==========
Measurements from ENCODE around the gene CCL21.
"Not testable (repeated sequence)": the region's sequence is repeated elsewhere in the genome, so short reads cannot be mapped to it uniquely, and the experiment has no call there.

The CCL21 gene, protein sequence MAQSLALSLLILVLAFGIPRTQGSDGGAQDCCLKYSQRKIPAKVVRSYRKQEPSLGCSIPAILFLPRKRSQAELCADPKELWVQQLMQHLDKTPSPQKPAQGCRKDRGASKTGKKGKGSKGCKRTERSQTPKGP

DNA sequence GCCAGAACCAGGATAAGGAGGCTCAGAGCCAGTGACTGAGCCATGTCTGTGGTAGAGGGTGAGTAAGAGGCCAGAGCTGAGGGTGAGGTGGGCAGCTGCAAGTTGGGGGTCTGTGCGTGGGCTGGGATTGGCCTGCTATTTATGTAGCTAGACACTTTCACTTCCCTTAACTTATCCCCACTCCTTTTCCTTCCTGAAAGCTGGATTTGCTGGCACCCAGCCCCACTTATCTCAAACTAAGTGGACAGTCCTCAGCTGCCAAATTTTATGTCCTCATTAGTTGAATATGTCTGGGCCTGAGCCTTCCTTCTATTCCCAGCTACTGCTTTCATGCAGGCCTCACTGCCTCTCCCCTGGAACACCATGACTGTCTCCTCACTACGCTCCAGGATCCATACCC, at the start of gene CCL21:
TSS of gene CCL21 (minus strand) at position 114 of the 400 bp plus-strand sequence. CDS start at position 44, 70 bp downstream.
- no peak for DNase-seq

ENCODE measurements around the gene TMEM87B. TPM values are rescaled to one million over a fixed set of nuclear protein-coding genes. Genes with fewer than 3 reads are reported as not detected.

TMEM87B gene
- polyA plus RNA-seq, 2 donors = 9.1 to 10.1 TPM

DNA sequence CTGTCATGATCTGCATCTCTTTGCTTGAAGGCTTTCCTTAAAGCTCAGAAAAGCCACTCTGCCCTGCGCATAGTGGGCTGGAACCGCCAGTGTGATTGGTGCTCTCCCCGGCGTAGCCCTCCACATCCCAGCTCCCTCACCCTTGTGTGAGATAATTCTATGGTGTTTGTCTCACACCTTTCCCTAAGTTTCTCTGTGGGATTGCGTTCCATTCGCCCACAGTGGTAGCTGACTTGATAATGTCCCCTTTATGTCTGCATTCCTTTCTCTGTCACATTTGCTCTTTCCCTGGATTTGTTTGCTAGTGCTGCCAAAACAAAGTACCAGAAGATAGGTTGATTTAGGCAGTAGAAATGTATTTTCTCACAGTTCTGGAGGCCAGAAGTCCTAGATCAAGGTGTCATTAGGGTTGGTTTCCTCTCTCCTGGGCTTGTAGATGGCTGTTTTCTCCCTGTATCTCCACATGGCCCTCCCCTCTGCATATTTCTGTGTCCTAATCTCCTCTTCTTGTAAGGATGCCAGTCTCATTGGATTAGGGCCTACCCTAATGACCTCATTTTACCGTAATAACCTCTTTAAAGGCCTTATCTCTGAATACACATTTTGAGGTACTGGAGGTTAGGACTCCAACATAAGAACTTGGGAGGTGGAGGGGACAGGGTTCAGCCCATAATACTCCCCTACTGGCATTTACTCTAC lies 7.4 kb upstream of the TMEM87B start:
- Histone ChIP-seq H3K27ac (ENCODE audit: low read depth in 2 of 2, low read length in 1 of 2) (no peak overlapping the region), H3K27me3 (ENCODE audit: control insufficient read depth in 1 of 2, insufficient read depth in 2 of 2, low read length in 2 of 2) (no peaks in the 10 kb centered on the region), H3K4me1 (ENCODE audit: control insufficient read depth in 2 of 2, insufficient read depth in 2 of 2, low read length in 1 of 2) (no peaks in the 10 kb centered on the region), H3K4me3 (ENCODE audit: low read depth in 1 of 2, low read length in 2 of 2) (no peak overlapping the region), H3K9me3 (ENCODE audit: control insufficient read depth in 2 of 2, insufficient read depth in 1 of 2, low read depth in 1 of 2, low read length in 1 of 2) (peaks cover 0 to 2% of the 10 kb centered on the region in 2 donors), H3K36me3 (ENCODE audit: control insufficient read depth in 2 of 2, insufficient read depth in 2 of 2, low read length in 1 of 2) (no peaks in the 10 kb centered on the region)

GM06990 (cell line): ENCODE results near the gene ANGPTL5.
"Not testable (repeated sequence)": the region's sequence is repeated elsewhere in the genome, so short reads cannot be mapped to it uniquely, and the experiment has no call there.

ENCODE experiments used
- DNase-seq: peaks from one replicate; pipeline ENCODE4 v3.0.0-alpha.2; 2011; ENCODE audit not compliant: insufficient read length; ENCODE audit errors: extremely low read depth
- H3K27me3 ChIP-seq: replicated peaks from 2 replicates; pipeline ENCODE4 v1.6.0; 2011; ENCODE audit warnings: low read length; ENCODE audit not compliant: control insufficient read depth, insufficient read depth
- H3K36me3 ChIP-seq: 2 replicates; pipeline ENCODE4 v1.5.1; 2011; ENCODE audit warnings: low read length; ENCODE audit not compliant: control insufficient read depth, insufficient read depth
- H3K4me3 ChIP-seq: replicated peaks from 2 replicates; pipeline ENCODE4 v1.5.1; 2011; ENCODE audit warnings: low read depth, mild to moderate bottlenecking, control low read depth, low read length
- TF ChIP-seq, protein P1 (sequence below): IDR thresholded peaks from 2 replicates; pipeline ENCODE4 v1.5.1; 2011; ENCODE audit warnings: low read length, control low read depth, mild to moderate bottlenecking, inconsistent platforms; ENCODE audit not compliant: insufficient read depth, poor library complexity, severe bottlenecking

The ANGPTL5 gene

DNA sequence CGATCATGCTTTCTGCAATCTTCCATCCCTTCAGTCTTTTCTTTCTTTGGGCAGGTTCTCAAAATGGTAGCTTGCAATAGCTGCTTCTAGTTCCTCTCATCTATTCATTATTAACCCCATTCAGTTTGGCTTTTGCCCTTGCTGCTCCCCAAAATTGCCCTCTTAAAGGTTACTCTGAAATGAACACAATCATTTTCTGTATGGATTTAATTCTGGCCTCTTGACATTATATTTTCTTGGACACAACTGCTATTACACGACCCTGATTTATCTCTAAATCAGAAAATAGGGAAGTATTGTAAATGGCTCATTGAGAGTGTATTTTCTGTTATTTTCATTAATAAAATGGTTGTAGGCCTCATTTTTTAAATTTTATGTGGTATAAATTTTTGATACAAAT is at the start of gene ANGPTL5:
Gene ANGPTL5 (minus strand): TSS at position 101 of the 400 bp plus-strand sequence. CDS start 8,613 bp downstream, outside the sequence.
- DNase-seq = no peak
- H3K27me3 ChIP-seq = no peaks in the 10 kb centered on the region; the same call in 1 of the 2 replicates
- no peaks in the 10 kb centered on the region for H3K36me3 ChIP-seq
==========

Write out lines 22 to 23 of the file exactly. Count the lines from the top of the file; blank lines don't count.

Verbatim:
Gene ANGPTL5 (minus strand): TSS at position 101 of the 400 bp plus-strand sequence. CDS start 8,613 bp downstream, outside the sequence.
- DNase-seq = no peak